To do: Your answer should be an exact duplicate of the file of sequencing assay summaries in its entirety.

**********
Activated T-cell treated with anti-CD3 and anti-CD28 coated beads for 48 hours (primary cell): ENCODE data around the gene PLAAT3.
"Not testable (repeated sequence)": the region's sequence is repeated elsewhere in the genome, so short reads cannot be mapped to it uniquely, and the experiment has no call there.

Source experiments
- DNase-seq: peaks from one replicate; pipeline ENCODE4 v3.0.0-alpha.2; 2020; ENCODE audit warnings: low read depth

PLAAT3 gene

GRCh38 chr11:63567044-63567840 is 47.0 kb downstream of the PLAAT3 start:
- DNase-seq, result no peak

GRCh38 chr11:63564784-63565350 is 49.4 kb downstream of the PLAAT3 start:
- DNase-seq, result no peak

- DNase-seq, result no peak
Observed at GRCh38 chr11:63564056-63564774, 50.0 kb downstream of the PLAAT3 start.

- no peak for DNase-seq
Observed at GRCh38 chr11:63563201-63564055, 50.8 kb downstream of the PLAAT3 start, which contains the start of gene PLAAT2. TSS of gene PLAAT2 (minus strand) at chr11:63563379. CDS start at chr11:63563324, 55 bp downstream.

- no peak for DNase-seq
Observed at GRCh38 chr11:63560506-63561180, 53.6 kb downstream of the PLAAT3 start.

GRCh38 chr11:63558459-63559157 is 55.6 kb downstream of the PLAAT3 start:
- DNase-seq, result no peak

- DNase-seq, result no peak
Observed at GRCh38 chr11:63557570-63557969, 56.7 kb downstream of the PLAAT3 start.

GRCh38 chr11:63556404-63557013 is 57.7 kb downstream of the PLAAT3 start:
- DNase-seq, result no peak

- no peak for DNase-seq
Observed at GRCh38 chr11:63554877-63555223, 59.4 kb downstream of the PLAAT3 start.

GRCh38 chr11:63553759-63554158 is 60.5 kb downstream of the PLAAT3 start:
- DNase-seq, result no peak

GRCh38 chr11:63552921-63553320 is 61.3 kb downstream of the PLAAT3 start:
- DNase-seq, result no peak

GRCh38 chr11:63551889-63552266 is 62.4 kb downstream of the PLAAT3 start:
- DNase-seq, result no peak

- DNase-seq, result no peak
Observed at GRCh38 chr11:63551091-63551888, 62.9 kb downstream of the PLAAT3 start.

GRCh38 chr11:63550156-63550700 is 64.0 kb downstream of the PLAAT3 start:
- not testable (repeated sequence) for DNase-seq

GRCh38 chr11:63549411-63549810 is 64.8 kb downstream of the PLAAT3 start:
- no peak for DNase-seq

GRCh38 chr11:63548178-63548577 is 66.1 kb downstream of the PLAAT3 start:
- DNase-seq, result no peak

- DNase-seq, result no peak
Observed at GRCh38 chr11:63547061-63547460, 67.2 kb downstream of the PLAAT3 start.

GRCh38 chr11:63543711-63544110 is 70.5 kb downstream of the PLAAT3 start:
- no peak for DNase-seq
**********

Activated T-cell treated with anti-CD3 and anti-CD28 coated beads for 48 hours (primary cell): ENCODE data around the gene PLAAT3.
"Not testable (repeated sequence)": the region's sequence is repeated elsewhere in the genome, so short reads cannot be mapped to it uniquely, and the experiment has no call there.

Source experiments
- DNase-seq: peaks from one replicate; pipeline ENCODE4 v3.0.0-alpha.2; 2020; ENCODE audit warnings: low read depth

PLAAT3 gene

GRCh38 chr11:63567044-63567840 is 47.0 kb downstream of the PLAAT3 start:
- DNase-seq, result no peak

GRCh38 chr11:63564784-63565350 is 49.4 kb downstream of the PLAAT3 start:
- DNase-seq, result no peak

- DNase-seq, result no peak
Observed at GRCh38 chr11:63564056-63564774, 50.0 kb downstream of the PLAAT3 start.

- no peak for DNase-seq
Observed at GRCh38 chr11:63563201-63564055, 50.8 kb downstream of the PLAAT3 start, which contains the start of gene PLAAT2. TSS of gene PLAAT2 (minus strand) at chr11:63563379. CDS start at chr11:63563324, 55 bp downstream.

- no peak for DNase-seq
Observed at GRCh38 chr11:63560506-63561180, 53.6 kb downstream of the PLAAT3 start.

GRCh38 chr11:63558459-63559157 is 55.6 kb downstream of the PLAAT3 start:
- DNase-seq, result no peak

- DNase-seq, result no peak
Observed at GRCh38 chr11:63557570-63557969, 56.7 kb downstream of the PLAAT3 start.

GRCh38 chr11:63556404-63557013 is 57.7 kb downstream of the PLAAT3 start:
- DNase-seq, result no peak

- no peak for DNase-seq
Observed at GRCh38 chr11:63554877-63555223, 59.4 kb downstream of the PLAAT3 start.

GRCh38 chr11:63553759-63554158 is 60.5 kb downstream of the PLAAT3 start:
- DNase-seq, result no peak

GRCh38 chr11:63552921-63553320 is 61.3 kb downstream of the PLAAT3 start:
- DNase-seq, result no peak

GRCh38 chr11:63551889-63552266 is 62.4 kb downstream of the PLAAT3 start:
- DNase-seq, result no peak

- DNase-seq, result no peak
Observed at GRCh38 chr11:63551091-63551888, 62.9 kb downstream of the PLAAT3 start.

GRCh38 chr11:63550156-63550700 is 64.0 kb downstream of the PLAAT3 start:
- not testable (repeated sequence) for DNase-seq

GRCh38 chr11:63549411-63549810 is 64.8 kb downstream of the PLAAT3 start:
- no peak for DNase-seq

GRCh38 chr11:63548178-63548577 is 66.1 kb downstream of the PLAAT3 start:
- DNase-seq, result no peak

- DNase-seq, result no peak
Observed at GRCh38 chr11:63547061-63547460, 67.2 kb downstream of the PLAAT3 start.

GRCh38 chr11:63543711-63544110 is 70.5 kb downstream of the PLAAT3 start:
- no peak for DNase-seq